Velocity is a Java-based template engine. It permits anyone to use the simple yet powerful template language to reference objects defined in Java code. When Velocity is used for Web development, Web designers can work in parallel with Java programmers to develop Web sites according to the Model-View-Controller (MVC) model, meaning that Web page designers can focus solely on creating a site that looks good, and programmers can focus solely on writing top-notch code. Velocity separates Java code from the Web pages, making the web site more maintainable over the long run and providing a viable alternative to Java Server Pages (JSPs) or PHP. Velocity also provides template services for the Turbine Web application framework, making a template service that allows Web applications to be developed according to a true MVC model.
The Turbine Development Kit (TDK) is a package that bundles a copy of Turbine, Tomcat, jar files, documentation, and other utilities in order to help you get started with Turbine as quickly as possible. Everything is pre-configured and ready to go. To get started, simply follow the instructions in the TDK download.
Scarab is an Issue Tracking System that features data entry, queries, reports, notifications to interested parties, collaborative accumulation of comments, dependency tracking, and collaborative prioritization (voting). It uses Java Servlet technology to enhance speed, scalability, maintainability, and ease of installation. It contains XML import/export support, allowing easy migration from other systems (like Bugzilla). The modular code design eases the modification of features. It is fully customizable via a set of administrative Web pages. The look and feel of the UI can easily be modified, and Scarab can easily be integrated into larger systems.
SubEtha is a sophisticated mailing list manager, similar in many respects to the popular Mailman package but far more feature-rich. SubEtha offers easy installation on Windows and Unix platforms, a user-friendly Web interface, searchable, threaded archives, virtual domains, support for users with multiple email addresses, intelligent attachment handling, configurable message processing filters, per-list role-based permissions, and more.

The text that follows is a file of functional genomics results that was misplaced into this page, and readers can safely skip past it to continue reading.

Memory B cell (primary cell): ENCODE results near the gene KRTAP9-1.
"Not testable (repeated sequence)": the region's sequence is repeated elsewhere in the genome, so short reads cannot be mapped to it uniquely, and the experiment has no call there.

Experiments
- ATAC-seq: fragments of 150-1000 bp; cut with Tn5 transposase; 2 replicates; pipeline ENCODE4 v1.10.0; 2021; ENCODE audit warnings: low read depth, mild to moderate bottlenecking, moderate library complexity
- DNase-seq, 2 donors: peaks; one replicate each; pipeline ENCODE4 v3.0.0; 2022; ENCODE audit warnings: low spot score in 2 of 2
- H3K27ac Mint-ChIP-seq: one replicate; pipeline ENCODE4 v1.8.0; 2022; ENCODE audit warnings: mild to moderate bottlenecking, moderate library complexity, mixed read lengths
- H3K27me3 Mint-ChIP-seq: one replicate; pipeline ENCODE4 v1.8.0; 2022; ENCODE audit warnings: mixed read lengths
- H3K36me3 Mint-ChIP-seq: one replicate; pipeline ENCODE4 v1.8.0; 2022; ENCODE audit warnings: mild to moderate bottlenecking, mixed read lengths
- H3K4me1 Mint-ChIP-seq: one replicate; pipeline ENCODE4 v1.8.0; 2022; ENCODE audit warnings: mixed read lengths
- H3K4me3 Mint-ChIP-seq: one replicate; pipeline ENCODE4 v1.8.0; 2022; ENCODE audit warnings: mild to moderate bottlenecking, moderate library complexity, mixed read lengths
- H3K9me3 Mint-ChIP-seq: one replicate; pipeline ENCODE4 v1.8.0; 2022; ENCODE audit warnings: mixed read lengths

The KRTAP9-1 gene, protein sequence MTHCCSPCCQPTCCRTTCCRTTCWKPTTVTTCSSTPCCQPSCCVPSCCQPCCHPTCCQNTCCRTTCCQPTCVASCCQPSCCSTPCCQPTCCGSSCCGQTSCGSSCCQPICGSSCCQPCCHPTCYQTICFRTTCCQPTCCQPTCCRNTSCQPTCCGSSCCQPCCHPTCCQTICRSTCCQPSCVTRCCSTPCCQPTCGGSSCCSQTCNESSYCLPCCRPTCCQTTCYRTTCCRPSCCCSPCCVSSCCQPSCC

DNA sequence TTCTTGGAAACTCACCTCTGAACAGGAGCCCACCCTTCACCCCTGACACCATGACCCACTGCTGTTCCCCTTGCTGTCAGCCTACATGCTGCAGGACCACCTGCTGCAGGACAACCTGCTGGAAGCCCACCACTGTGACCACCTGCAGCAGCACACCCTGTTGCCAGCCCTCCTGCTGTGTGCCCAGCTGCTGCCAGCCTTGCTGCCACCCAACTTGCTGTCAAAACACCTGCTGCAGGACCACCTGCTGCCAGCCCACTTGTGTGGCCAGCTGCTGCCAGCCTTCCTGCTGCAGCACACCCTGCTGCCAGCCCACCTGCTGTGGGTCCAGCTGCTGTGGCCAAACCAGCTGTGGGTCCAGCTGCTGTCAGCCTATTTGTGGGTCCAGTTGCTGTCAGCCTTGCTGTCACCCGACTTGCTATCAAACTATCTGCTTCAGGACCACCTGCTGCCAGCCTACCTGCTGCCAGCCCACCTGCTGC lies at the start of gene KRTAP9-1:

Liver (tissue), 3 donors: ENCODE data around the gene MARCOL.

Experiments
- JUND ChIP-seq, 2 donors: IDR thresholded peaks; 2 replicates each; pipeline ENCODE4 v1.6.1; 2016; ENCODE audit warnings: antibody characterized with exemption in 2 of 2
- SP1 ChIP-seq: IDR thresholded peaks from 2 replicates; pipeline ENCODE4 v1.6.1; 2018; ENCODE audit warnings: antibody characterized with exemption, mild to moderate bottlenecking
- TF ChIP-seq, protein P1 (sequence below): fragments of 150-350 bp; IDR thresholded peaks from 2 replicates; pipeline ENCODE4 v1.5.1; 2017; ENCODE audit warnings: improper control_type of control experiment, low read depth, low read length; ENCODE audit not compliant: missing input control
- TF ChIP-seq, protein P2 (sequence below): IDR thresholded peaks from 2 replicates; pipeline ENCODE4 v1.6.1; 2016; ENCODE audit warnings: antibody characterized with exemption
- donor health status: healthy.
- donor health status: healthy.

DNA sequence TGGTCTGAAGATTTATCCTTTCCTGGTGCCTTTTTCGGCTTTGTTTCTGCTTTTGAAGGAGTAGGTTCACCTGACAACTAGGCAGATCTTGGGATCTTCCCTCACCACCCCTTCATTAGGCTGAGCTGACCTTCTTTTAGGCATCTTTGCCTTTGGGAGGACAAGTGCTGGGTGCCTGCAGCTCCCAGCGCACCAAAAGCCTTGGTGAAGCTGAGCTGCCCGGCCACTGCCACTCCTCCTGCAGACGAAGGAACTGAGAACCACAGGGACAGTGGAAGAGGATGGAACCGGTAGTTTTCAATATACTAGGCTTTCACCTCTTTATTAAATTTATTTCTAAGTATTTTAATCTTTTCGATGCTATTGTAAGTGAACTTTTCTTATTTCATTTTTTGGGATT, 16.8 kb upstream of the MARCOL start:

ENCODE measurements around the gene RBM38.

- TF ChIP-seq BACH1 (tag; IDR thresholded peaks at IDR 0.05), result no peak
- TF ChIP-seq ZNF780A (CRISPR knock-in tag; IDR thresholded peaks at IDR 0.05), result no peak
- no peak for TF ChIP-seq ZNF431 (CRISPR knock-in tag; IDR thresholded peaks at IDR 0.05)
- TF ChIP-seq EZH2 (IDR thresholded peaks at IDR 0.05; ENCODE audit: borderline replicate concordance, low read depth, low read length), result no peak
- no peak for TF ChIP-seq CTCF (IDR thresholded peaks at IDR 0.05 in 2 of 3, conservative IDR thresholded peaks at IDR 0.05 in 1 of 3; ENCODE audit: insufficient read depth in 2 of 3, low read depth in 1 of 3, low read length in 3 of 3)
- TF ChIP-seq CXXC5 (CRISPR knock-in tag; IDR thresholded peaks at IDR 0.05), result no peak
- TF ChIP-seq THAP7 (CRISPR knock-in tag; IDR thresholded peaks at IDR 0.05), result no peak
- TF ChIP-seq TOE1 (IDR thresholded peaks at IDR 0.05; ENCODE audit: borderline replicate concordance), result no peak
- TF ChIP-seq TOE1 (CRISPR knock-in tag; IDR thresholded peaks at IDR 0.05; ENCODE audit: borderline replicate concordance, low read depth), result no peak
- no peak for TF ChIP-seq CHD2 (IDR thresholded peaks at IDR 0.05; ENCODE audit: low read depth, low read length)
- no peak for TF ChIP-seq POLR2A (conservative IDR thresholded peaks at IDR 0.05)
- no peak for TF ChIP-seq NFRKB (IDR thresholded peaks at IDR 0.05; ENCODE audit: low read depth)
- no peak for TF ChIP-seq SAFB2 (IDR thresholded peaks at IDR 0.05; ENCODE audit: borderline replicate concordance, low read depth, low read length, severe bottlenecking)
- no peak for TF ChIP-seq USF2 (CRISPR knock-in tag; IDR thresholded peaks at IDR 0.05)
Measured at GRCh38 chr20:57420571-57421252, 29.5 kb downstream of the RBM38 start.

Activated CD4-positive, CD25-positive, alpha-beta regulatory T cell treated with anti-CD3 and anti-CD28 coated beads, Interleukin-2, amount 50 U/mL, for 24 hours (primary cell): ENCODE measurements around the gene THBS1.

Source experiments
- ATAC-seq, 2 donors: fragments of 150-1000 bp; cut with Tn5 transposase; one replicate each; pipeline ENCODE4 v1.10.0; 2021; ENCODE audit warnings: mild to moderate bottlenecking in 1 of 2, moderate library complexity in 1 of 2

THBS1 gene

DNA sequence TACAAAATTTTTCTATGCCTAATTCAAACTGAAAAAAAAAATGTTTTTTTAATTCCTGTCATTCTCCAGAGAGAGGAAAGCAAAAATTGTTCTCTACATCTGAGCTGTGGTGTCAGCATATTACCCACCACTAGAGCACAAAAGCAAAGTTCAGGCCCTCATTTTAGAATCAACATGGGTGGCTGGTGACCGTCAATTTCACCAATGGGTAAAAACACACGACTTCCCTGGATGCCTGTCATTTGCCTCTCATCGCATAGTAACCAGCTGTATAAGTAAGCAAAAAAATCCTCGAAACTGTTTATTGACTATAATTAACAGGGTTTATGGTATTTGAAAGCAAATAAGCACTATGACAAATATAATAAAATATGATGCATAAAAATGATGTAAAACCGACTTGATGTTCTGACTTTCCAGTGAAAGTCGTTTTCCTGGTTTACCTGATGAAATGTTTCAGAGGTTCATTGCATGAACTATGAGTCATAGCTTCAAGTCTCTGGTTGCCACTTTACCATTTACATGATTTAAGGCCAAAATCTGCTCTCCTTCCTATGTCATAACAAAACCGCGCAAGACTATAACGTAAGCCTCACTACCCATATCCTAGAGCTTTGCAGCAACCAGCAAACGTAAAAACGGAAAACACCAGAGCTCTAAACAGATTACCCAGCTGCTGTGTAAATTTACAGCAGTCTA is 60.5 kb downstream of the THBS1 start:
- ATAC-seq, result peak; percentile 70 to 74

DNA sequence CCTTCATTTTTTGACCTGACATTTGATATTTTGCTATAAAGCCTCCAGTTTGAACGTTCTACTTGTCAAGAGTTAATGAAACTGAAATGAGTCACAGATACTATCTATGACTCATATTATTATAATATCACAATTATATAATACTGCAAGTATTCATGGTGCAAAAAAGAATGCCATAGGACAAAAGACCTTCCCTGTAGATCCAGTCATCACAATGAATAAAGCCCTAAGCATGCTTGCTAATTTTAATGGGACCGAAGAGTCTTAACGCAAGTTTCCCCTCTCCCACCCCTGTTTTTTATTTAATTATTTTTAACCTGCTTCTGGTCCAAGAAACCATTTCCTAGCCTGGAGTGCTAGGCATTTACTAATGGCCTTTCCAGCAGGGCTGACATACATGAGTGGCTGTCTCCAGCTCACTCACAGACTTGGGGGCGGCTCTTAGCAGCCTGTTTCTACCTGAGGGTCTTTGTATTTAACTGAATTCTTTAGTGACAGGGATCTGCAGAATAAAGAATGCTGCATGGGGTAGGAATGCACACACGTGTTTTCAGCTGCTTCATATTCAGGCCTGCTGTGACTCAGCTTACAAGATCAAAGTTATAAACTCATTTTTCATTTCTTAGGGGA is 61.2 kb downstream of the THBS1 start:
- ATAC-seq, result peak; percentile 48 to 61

SubEthaSMTP is an easy to understand Java library that provides a receptive SMTP server component. By plugging this component into your Java application, you can easily receive SMTP mail using a simple abstract Java interface. Also included is a small sub-project called Wiser, an easy to use incoming mail testing framework.
Sardine is a next generation WebDAV client for Java. It is intended to be simple to use and does not implement the full WebDAV client spec. Instead, the goal is to provide methods for most use case scenarios when working with a WebDAV server. The code needs to run as fast as possible and use the latest released Apache HttpComponents.
jmxtrans is effectively the missing connector between JMX and whatever logging or graphing package that you can dream up. jmxtrans is very powerful tool that reads JSON configuration files specifying servers/ports and JMX domains/attributes and then outputs the data in whatever format you want via special "Writer" objects that you can code up yourself. It does this with a very efficient engine design that will scale to querying literally thousands of machines. The core engine is pretty solid and writers are included for cacti/rrdtool, graphite, and stdout.
Re: Ownership change?
I just added you as an Owner. =)
> Hey Jon, would you be willing to cede
> ownership of the Velocity project's
> presence here at freshmeat so we can
> update it?
Re: why not xslt instead
This isn't really the correct forum for this discussion (the
velocity-user mailing list is), but here are some
thoughts that I have on your question:
In this usecase, I can think of one major advantage of
Velocity over XSLT. In XSLT, the input format MUST be in
a format that can be parsed by a XML parser (ie: XML,
XHTML, etc). With Velocity, there is no need for the
input to be parsed by an XML parser (it is parsed by
the Velocity parser which is based on JavaCC and can
parse both text AND binary files!). For example, one
can use Velocity to output dynamically generated Java
.java code (the Jakarta-Turbine-Torque project does
this). Try doing that in XSLT.
Another advantage of Velocity over XSLT is speed.
Velocity is significantly faster than XSLT.
Velocity is small and compact (304k jar + 70k for logkit
logging jar) and does not require a lot of memory. XSLT
requires both the xerces parser (a 1.7+meg .jar file) as
well as the xalan engine (700k+).
Lastly, Velocity is *easy*. XSLT takes a degree in
software engineering to figure out :-). Velocity can be
learned in a matter of minutes by anyone. The reason
why there is so much reference material for XSLT is
because it is so overly complex and difficult to learn,
people need it. If you review the Velocity website, you
will see that it is well documented with both an up-to-
date userguide and developers guide.
I hope that answers your questions.
> I do not understand the advantage of
> velocity over xslt.
> Why should I learn yet another
> programming language
> (vtl) rather than using xsl which has
> more reference
> material and seems to be more